The Cardiovascular Research Foundation, in partnership with the American College of Cardiology, held Transcatheter Cardiovascular Therapeutics (TCT) 2011 from November 7-11 in San Francisco. The features below highlight just some of the studies that emerged from the TCT meeting.

» Predicting PCI Outcomes
» Radiation Exposure: Comparing Radial & Femoral Routes
» Gender Differences After MI in PCI Recipients

Predicting PCI Outcomes

The Particulars: The risk assessment score ACEF (age, creatinine level, and ejection fraction) has previously been used to predict outcomes in cardiovascular patients. It is calculated by dividing age by ejection fraction and adding 1 to the score if creatinine levels are greater than 2 mg/dL. The ACEF score has been validated in randomized trials of cardiovascular patients but has not been evaluated in routine clinical practice for PCI recipients.

Data Breakdown: A study of patients undergoing PCI in routine clinical practice found that 21.2% of those in the high ACEF tertile had the highest 3-year death rate. Rates were 7.8% for those in the middle tertile and 3.3% in the low tertile.

Take Home Pearl: In patients undergoing PCI in routine clinical practice, the ACEF risk assessment score appears to be a good predictor of mortality.

Radiation Exposure: Comparing Radial & Femoral Routes [back to top]

The Particulars: Data on PCI- and coronary angiography-related radiation exposure when the radial and femoral routes are used are limited. The current evidence base has also been contradictory.

Data Breakdown: Between June 2004 and December 2008, 3,973 patients who had PCI or coronary angiography were assessed in a study. The average radiation exposure for those who underwent PCI via the femoral route was 112 Gy-cm2, compared with 106 Gy-cm2 for those who underwent the procedure via the radial route. Average exposures for patients who underwent coronary angiography were 59 Gy-cm2 for the femoral route and 52 Gy-cm2 for the radial route.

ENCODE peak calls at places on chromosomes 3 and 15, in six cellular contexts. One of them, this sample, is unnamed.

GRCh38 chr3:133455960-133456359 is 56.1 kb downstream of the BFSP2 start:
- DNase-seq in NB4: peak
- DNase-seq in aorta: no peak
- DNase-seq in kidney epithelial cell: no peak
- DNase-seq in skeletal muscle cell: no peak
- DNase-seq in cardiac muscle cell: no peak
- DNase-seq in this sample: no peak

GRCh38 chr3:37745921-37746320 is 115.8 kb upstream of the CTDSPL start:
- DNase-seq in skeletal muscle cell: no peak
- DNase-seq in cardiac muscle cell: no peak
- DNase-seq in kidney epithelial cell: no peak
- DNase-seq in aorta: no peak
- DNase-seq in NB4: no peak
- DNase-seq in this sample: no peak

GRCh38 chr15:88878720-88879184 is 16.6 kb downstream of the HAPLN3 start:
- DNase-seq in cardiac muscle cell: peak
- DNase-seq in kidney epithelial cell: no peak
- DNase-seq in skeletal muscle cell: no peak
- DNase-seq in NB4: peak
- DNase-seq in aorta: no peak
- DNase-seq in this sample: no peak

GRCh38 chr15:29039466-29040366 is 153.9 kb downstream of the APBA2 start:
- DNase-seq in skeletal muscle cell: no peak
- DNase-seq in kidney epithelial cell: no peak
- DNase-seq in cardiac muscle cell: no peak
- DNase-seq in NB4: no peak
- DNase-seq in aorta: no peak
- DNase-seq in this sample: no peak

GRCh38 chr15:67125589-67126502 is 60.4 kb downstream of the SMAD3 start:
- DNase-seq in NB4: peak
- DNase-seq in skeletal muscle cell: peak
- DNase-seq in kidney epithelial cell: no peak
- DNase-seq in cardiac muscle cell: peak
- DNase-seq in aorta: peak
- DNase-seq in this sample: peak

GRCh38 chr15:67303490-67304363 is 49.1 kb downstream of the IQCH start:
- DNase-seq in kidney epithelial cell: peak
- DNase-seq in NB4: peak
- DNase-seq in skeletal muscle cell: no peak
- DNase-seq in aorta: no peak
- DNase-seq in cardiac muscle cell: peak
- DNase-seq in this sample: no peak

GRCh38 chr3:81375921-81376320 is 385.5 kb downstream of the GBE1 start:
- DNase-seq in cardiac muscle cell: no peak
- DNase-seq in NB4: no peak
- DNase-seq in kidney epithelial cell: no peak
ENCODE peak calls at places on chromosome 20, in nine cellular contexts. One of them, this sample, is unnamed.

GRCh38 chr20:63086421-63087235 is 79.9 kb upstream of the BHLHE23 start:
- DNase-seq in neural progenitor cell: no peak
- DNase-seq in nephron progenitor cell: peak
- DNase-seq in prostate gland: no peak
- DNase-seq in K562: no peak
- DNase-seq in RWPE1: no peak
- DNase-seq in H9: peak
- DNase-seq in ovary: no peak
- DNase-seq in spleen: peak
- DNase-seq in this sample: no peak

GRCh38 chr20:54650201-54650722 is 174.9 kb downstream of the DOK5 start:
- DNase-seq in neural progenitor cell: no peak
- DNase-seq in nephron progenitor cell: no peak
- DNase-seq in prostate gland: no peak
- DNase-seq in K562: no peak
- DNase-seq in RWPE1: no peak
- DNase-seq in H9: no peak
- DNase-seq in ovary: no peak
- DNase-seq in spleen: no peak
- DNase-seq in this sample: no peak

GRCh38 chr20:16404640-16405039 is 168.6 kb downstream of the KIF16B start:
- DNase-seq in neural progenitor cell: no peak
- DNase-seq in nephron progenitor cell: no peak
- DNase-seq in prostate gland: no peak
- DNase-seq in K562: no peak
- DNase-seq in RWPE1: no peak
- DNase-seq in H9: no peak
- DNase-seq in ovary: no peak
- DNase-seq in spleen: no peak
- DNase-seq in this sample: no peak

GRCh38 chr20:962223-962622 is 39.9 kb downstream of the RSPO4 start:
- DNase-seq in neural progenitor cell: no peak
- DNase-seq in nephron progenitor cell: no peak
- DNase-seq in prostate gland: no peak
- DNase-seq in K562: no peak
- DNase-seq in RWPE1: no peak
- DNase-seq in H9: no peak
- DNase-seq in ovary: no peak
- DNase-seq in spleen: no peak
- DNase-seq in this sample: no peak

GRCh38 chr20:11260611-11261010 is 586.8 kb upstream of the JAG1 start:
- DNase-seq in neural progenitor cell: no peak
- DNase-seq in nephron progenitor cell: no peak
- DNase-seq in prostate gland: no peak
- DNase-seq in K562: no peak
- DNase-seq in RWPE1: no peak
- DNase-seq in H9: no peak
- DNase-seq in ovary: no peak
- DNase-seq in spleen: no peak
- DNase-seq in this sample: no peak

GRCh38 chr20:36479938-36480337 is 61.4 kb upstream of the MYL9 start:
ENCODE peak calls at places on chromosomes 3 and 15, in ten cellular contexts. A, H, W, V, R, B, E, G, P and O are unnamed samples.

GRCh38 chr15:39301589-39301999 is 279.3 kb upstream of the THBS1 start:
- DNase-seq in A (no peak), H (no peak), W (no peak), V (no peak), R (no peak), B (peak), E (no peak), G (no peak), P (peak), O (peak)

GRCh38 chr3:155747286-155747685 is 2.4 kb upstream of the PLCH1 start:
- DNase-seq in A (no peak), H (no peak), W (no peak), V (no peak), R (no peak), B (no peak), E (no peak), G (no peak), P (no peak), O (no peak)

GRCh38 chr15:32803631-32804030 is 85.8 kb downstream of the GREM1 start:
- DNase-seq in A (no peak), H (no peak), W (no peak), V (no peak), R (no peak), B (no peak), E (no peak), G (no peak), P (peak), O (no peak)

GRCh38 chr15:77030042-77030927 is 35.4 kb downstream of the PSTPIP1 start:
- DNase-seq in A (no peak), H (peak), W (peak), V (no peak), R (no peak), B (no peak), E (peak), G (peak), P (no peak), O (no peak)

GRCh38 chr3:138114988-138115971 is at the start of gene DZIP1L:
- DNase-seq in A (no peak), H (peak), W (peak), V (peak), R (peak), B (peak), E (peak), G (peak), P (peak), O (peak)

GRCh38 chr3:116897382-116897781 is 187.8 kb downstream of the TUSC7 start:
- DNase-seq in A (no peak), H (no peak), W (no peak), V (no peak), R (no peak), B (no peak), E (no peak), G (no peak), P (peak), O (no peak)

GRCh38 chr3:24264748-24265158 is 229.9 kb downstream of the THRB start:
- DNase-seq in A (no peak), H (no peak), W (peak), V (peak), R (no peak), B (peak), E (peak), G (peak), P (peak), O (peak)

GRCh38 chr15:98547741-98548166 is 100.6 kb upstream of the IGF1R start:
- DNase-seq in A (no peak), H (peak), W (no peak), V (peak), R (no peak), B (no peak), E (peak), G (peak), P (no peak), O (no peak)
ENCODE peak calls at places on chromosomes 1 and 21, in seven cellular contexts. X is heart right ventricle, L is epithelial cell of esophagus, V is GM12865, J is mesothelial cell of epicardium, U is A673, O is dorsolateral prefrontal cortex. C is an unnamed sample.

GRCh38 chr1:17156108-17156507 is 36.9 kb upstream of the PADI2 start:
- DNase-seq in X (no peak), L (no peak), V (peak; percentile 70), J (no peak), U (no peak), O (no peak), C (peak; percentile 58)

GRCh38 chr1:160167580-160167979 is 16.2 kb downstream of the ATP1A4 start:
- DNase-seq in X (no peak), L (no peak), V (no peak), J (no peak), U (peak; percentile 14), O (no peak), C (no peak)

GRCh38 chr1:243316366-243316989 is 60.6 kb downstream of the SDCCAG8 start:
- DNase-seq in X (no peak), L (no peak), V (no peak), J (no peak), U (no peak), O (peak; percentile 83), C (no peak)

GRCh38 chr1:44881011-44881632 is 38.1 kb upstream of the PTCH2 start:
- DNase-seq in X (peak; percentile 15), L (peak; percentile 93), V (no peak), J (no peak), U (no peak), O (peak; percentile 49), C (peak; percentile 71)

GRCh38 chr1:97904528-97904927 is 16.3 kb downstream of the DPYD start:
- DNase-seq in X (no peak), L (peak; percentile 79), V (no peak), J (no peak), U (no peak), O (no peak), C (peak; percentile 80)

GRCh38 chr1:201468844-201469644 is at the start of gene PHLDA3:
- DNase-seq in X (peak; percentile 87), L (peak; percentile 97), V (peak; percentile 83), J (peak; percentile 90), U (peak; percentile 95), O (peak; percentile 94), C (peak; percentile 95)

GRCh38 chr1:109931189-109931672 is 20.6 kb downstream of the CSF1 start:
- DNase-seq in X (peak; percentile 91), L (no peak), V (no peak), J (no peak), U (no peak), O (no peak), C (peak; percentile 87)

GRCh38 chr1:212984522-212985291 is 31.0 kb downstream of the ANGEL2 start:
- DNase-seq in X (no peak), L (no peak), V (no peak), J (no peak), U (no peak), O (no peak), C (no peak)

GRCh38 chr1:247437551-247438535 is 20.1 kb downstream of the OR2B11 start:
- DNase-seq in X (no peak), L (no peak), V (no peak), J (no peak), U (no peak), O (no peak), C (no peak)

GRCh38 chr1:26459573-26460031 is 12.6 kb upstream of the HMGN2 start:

Take Home Pearl: Radiation exposure for patients undergoing PCI or angiography does not appear to be elevated with transradial access when compared with femoral access.

Gender Differences After MI in PCI Recipients [back to top]

The Particulars: Studies have shown that there are clear gender differences in risk profiles for patients presenting with myocardial infarction (MI). However, outcomes for men and women with STEMI who undergo PCI are not as clear.

Data Breakdown: An analysis of 3-year data from the HORIZONS-AMI trial found that women with STEMI undergoing PCI had a 77% higher risk of major bleeding after an MI than men. Women also had slightly more major adverse cardiovascular events than men (24.0% vs 21.2%), including death, reinfarction, stroke, and ischemic target vessel revascularization.

Take Home Pearls: At 3 years after an MI, women appear to have significantly more major adverse cardiovascular events than men, particularly major bleeding. However, little difference was observed in overall major adverse cardiovascular events.

For more information on these studies and others that were presented at Transcatheter Cardiovascular Therapeutics 2011, go to